Mortality rates, life expectancy, and causes of death in people with hemophilia A or B in the United Kingdom who were not infected with HIV.
Darby SC., Kan SW., Spooner RJ., Giangrande PLF., Hill FGH., Hay CRM., Lee CA., Ludlam CA., Williams M.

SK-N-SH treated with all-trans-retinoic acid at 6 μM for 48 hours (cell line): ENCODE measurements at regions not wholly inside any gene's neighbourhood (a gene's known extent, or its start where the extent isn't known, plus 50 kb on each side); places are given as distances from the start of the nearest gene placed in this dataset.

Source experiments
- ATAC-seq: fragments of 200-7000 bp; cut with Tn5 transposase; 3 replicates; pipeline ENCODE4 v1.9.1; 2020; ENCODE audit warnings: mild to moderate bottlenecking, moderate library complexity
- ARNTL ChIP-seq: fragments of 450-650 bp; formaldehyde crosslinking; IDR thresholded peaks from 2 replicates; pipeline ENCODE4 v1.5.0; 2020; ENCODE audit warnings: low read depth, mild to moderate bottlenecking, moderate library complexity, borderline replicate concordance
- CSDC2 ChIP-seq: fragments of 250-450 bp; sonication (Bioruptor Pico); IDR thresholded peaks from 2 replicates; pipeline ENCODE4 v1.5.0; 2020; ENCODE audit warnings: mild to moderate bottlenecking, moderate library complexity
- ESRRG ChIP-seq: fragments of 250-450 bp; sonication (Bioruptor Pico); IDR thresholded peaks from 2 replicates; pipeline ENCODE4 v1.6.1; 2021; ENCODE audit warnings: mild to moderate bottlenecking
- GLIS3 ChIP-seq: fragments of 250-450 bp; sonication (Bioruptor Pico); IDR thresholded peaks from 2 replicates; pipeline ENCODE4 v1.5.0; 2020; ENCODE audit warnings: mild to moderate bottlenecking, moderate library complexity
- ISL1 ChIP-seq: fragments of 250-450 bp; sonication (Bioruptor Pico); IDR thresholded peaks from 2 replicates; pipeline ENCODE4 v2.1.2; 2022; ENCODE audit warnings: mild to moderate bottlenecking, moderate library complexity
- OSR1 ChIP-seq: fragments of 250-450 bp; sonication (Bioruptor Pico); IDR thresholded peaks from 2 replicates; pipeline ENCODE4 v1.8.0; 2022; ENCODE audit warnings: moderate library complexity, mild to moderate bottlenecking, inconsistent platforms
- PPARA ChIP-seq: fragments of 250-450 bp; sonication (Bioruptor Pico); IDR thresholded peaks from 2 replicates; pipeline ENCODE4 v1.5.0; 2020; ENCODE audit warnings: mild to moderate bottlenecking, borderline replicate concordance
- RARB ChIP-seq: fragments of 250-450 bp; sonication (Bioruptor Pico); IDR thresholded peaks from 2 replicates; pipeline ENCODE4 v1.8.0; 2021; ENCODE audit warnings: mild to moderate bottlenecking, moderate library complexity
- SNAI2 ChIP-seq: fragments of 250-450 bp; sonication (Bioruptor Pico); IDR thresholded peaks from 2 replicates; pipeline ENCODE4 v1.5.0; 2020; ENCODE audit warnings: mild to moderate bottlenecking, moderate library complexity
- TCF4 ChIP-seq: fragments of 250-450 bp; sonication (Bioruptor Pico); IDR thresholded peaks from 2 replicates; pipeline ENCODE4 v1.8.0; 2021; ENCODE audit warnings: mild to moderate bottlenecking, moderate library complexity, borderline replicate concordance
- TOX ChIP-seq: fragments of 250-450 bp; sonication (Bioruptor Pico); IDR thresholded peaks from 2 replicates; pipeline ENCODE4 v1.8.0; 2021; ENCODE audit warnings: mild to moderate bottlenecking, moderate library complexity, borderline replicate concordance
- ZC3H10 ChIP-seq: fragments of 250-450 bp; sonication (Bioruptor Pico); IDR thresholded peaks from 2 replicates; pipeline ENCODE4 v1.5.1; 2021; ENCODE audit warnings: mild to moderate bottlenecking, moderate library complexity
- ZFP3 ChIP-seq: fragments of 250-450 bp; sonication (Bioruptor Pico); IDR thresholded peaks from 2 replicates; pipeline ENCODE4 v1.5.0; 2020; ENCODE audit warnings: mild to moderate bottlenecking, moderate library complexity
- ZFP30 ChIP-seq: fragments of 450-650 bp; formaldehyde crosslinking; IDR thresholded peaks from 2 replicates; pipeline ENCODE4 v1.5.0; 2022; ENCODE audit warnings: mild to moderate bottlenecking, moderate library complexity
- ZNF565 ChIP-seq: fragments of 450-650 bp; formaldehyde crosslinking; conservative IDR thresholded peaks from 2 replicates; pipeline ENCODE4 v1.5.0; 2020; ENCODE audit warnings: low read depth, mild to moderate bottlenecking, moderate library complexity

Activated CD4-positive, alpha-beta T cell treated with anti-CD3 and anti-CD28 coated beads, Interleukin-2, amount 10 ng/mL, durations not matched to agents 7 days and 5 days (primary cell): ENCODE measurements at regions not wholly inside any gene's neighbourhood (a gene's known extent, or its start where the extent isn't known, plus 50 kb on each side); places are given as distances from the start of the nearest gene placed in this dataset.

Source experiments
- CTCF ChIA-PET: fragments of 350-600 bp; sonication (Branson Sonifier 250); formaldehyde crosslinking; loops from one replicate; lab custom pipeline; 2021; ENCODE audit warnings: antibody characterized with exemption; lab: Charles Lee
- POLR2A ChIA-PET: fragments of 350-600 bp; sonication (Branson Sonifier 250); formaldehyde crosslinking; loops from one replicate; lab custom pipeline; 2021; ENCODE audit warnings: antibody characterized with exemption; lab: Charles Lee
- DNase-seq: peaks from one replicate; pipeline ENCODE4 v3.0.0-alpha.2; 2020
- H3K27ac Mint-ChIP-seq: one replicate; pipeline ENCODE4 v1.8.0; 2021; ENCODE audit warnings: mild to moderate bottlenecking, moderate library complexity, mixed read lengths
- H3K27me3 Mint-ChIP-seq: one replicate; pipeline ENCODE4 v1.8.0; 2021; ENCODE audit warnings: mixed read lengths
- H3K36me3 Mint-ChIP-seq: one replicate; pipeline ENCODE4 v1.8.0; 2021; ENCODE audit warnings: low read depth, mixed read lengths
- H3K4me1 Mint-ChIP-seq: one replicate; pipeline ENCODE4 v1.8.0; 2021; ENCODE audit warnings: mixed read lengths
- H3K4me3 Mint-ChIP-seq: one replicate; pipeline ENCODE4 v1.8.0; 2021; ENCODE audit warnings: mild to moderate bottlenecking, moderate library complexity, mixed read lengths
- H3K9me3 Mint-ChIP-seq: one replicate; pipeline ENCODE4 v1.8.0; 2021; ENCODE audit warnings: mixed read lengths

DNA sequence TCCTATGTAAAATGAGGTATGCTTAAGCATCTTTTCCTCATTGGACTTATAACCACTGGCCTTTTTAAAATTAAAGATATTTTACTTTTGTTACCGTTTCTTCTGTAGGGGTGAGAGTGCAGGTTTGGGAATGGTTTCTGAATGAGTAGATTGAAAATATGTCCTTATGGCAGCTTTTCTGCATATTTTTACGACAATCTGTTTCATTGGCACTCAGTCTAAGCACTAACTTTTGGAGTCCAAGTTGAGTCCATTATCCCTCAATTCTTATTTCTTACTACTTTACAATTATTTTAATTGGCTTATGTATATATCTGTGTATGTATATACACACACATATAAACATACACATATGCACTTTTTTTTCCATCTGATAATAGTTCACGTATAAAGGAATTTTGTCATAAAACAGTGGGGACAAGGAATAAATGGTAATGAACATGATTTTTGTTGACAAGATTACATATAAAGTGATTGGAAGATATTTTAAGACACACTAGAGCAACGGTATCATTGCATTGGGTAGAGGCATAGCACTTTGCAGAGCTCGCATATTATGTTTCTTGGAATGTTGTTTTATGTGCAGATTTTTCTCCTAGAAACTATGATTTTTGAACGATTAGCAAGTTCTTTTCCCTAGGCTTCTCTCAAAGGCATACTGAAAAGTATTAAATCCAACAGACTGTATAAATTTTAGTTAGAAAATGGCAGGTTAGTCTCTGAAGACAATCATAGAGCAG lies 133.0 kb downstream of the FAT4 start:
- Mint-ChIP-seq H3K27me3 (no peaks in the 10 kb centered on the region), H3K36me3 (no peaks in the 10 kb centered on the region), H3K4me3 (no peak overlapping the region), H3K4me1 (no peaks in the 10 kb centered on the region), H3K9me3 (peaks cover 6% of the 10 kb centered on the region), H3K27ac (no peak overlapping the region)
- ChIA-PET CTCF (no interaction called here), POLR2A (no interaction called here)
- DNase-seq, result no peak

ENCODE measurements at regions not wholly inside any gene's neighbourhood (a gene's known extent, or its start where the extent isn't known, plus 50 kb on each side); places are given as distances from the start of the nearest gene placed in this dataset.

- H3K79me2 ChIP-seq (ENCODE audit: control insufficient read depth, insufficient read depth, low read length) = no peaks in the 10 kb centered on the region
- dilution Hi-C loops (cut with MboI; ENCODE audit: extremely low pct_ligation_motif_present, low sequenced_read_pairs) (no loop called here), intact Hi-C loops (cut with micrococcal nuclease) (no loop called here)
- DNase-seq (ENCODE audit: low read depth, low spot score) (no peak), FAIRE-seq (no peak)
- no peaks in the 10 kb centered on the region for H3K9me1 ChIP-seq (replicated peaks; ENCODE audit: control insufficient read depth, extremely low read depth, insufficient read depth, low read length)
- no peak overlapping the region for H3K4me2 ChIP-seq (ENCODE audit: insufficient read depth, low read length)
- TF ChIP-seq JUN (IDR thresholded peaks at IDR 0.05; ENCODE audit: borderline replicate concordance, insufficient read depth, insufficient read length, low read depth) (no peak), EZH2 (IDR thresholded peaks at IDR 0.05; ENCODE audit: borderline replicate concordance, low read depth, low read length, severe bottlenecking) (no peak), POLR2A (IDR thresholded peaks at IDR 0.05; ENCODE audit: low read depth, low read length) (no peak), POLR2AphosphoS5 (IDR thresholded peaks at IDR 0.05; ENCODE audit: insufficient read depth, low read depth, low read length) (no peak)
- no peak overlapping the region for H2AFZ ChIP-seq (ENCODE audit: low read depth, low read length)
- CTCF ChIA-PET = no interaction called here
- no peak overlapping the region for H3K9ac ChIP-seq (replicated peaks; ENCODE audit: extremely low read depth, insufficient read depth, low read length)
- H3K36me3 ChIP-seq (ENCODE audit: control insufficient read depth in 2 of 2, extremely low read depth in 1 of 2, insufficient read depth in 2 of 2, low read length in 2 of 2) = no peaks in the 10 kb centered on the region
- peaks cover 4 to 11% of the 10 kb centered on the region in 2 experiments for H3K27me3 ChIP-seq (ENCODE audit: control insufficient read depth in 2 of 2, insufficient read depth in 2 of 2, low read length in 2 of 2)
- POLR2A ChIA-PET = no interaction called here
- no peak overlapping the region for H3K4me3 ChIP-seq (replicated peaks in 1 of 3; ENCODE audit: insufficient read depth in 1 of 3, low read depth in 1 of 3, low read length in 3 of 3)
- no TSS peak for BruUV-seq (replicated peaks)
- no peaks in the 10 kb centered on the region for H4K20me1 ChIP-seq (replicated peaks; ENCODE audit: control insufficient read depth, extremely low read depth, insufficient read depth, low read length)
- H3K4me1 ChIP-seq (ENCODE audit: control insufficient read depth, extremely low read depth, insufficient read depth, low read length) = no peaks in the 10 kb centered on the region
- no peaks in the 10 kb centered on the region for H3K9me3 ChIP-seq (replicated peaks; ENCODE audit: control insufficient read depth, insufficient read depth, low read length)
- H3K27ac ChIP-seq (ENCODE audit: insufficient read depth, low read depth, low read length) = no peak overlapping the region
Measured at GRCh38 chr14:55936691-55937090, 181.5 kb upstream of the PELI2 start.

Since the 1970s, mortality in the hemophilia population has been dominated by human immunodeficiency virus (HIV) and few reports have described mortality in uninfected individuals. This study presents mortality in 6018 people with hemophilia A or B in the United Kingdom during 1977 to 1998 who were not infected with HIV, with follow-up until January 1, 2000. Given disease severity and factor inhibitor status, all-cause mortality did not differ significantly between hemophilia A and hemophilia B. In severe hemophilia, all-cause mortality did not change significantly during 1977 to 1999. During this period, it exceeded mortality in the general population by a factor of 2.69 (95% confidence interval [CI]: 2.37-3.05), and median life expectancy in severe hemophilia was 63 years. In moderate/mild hemophilia, all-cause mortality did not change significantly during 1985 to 1999, and median life expectancy was 75 years. Compared with mortality in the general population, mortality from bleeding and its consequences, and from liver diseases and Hodgkin disease, was increased, but for ischemic heart disease it was lower, at only 62% (95% CI: 51%-76%) of general population rates, and for 14 other specific causes it did not differ significantly from general population rates. There was no evidence of any death from variant Creutzfeldt-Jakob disease or from conditions that could be confused with it.